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Sunday, December 4, 2016

By Corey Mitchell, Star Tribune (Minneapolis)

WASHINGTON — During his visit to St. Paul, Minn., on Wednesday, President Barack Obama unveiled plans for a burst of spending on transportation and infrastructure projects, a proposal the White House says will save middle-class jobs and provide an overdue investment in the country’s foundation.

Obama detailed his four-year $302 billion proposal that calls for building, fixing or maintaining thousands of miles of roads and rail lines. The president wants to use revenue from closing tax loopholes to raise the necessary funds.

The president also announced more funding for the federal grant competition that helped fund St. Paul’s newly renovated Union Depot, which served as the backdrop for his visit. After a $243 million renovation, the Union Depot reopened late in 2012 as a new transit hub built to handle buses, light rail, taxis, bicycles and passenger trains.

Obama has toured the country in recent weeks, pitching economic plans he unveiled in his State of the Union Address, including calling on Congress to increase the minimum wage to $10.10 an hour, extend emergency unemployment benefits and hiking transportation funding.

The president has urged Congress to pass a transportation funding bill by the end of summer. The current funding bill expires September 30 and without action, the White House says that more than 700,000 jobs are at risk.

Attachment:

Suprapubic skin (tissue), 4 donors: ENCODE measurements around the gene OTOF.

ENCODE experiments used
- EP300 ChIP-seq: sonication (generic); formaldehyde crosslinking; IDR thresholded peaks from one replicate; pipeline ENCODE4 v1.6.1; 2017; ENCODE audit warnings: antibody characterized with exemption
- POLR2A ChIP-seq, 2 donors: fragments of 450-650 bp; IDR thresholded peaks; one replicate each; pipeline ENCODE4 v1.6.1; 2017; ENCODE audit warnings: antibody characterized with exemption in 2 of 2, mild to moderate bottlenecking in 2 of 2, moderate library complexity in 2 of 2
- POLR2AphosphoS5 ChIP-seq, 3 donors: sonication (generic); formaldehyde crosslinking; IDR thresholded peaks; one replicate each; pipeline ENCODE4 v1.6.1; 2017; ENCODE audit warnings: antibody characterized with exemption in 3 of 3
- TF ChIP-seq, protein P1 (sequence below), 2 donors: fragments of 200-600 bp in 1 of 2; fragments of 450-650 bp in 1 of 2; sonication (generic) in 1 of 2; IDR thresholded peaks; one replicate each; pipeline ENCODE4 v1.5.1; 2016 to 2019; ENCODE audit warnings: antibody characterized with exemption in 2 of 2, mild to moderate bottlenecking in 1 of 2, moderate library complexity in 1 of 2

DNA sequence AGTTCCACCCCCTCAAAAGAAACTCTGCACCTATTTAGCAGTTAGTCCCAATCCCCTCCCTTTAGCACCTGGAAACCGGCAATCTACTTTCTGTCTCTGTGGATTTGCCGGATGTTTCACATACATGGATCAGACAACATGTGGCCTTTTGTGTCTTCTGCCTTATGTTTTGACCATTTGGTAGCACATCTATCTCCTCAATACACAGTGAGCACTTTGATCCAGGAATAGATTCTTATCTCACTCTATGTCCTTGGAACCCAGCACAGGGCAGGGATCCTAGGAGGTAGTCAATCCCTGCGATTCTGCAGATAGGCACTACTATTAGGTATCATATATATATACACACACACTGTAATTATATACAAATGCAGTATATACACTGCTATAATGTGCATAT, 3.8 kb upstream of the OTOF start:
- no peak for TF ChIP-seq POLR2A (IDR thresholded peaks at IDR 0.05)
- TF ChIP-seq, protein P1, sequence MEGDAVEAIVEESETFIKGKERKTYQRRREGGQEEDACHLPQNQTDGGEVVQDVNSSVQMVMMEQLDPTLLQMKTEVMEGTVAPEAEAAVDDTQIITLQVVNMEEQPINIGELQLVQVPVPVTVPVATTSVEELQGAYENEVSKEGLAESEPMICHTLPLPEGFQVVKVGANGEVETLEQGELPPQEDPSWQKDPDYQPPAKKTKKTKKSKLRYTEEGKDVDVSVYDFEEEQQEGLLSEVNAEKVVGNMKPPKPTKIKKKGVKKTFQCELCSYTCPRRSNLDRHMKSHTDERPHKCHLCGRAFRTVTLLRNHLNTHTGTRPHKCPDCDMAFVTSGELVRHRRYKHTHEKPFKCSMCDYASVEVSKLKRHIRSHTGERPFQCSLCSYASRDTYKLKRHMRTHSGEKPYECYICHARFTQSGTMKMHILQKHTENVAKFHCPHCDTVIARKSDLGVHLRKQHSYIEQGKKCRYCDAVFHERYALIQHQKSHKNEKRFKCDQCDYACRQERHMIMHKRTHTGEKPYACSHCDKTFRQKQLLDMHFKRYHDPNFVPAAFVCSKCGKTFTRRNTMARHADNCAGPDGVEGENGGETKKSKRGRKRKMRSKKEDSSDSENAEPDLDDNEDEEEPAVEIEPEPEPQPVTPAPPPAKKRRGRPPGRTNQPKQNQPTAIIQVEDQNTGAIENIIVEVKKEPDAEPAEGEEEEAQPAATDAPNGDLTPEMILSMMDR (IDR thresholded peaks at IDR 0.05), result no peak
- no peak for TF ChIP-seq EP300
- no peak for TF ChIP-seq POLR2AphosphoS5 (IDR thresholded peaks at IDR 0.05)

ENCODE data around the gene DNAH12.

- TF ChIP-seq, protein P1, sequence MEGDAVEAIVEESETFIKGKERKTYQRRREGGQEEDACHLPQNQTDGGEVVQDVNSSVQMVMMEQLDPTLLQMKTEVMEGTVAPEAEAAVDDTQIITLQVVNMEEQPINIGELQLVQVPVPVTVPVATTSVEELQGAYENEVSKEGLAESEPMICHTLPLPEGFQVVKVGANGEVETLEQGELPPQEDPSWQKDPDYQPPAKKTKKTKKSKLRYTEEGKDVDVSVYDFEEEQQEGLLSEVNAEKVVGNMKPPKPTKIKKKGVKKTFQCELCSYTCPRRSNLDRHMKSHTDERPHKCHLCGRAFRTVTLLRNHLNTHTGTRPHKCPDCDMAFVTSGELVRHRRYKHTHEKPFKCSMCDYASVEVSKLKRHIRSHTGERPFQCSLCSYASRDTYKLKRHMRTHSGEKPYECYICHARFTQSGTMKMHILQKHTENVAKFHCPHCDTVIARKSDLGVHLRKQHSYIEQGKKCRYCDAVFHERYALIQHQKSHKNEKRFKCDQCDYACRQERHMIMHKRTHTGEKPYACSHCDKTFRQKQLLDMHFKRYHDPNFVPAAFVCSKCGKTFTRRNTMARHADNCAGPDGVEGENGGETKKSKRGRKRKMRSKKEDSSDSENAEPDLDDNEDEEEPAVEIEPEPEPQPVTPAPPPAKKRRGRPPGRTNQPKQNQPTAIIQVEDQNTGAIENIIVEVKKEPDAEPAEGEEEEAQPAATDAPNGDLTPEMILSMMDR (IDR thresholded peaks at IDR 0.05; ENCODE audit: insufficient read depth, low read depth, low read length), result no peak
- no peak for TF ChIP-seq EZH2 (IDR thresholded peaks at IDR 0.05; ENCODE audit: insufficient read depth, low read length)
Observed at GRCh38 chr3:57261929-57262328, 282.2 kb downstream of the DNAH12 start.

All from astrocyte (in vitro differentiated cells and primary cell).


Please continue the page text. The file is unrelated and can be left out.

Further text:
“We can take the money we save from this transition to tax reform to create jobs rebuilding our roads, upgrading our ports, unclogging our commutes, because in today’s global economy, first-class jobs gravitate to first-class infrastructure,” he said during the State of the Union.

The Highway Trust Fund, which relies on an 18.4-cents-a-gallon tax on gasoline to pay for the federal share of spending on roads, could run out of money as soon as August, U.S. Secretary of Transportation Anthony Foxx has said.

The tax hasn’t been raised in two decades, and with Americans driving less and turning to more fuel-efficient vehicles, the trust fund can’t keep pace with the country’s road building and maintenance needs.

The gas tax brings in approximately $35 billion per year, while the 2012 bill included $54 billion in spending, an amount advocates say is barely enough to maintain the current state of the U.S. transportation system. To cover the shortfall in the 2012 bill, lawmakers used revenue from other areas of the federal budget.

Obama also announced a new $600 million grant competition encouraging investments to create jobs and restore infrastructure.

The competition allows states to apply for funding for transportation projects that “will have a significant impact on the nation, a metropolitan area or a region,” according to the White House.

This would be the sixth round of funding for the federal Transportation Department program first established under Obama’s 2009 economic stimulus bill.

The grant program has been generous to Minnesota. It provided $35 million to help fund the renovation of the Union Depot. Last year, the Port of Duluth-Superior won a $10 million grant to rebuild and expand a cargo dock.

The grant program has been a popular target for Republican lawmakers looking to trim the federal budget.

U.S. Rep. Betty McCollum, who represents Minnesota, praised the grant program, crediting it with creating 3,000 jobs.

“The president’s vision for investment in transit projects has paid off for St. Paul, Minnesota and our entire Twin Cities region,” McCollum said in a statement.

AFP Photo/Mandel Ngan